So I guess I’m wondering what type of wood would be cost effective and strong enough not to warp
KD Doug Fir,or Hemlock 2X12's should work for the top and cut them full length to sit on the ends should support your speaker. If you rip the center to make a square edge then glue them together, it will give you 22" wide. You can add a 2" filler strip between them to get a full 24" wide.
Then dado in the shelf on each end. (2) 2X12X 8' L (1) 2X4 X 8' L =Top +Ends
(1) 2X12X 12' L (1) 2X4X 8' L = Shelf

Put some castors on it to move it around.

Herb
 

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Theo
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Just gong by that picture, I would say cut a pallet up, and stack two pieces, one atop the other, and you'd have what you want.
 
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Rick, not sure where you are getting your prices, but unless you are building that out of wenge. or some other exotic you are no where near a couple of grand. Personally if I were building that, and painting, I would use poplar. It take paint very well. To calculate the sag, use the sagulator, found here: https://www.woodbin.com/calcs/sagulator/ to determine your load needs. I would be very comfortable using 8/4 poplar for that project.
 

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Discussion Starter · #5 ·
Rick, not sure where you are getting your prices, but unless you are building that out of wenge. or some other exotic you are no where near a couple of grand. Personally if I were building that, and painting, I would use poplar. It take paint very well. To calculate the sag, use the sagulator, found here: https://www.woodbin.com/calcs/sagulator/ to determine your load needs. I would be very comfortable using 8/4 poplar for that project.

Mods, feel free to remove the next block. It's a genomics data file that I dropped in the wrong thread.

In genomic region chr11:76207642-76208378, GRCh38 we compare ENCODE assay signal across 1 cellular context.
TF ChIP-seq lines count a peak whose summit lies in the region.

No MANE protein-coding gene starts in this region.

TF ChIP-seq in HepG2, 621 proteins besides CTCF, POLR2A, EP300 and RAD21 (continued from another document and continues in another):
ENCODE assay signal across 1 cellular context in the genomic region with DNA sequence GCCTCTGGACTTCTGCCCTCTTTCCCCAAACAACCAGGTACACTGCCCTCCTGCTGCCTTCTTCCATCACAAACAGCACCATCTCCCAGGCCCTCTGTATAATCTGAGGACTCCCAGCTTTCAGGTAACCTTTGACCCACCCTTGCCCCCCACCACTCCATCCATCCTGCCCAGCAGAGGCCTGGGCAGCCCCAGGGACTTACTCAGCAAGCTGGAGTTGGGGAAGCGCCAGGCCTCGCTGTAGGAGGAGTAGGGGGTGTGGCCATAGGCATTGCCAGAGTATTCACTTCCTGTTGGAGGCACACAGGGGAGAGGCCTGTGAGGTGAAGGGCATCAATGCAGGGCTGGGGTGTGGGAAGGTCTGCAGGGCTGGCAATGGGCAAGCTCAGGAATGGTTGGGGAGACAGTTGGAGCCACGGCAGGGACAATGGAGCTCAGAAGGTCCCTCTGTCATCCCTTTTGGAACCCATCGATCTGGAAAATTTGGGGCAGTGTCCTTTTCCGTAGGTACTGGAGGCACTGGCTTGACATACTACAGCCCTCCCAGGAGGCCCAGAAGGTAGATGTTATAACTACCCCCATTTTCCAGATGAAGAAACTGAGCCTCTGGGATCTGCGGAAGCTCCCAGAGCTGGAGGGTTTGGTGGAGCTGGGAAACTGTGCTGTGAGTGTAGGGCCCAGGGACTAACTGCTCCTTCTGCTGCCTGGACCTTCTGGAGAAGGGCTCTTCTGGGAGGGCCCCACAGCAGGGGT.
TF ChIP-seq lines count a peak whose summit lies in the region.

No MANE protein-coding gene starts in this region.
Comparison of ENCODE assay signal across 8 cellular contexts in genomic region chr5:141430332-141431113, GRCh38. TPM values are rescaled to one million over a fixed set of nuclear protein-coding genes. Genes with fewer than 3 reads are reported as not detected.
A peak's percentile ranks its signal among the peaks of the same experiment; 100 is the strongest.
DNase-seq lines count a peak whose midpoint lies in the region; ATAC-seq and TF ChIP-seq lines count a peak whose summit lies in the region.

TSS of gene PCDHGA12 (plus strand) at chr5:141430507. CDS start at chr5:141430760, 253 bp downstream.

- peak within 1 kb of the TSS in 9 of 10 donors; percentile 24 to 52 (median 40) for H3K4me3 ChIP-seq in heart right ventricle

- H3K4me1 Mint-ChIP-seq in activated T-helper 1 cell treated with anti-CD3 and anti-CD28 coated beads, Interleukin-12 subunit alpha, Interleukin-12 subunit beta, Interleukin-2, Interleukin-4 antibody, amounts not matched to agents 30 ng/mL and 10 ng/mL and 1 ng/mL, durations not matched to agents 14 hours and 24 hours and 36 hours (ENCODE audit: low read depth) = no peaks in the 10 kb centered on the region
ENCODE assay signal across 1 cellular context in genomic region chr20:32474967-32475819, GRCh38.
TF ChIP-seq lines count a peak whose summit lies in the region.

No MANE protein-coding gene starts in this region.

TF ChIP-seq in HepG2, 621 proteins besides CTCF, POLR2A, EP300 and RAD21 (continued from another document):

Sorry Bob, I wanted to stain it so I can see the grain . I could cheat and put two supports in the front and back if I have to .
I swear from the pic that it’s warping ,but could be the angle etc
 

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Bob; Poplar is mostly available as finished mouldings and KD finish lumber up here in BC, not saying somebody like Reimer Hardwood doesn't have it but where Rick is (Cranbrook) the selection is somewhat limited.
Herb's assessment of what's available is pretty much the same here in BC.
Western Maple or Alder would be too more fairly economical alternatives.
https://www.westwindhardwood.com/product/hardwoods/maple-western/
https://www.westwindhardwood.com/product/hardwoods/alder/

Should be less than $400 (32 Bdft +/- @ $10/bdft)
 

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Discussion Starter · #7 ·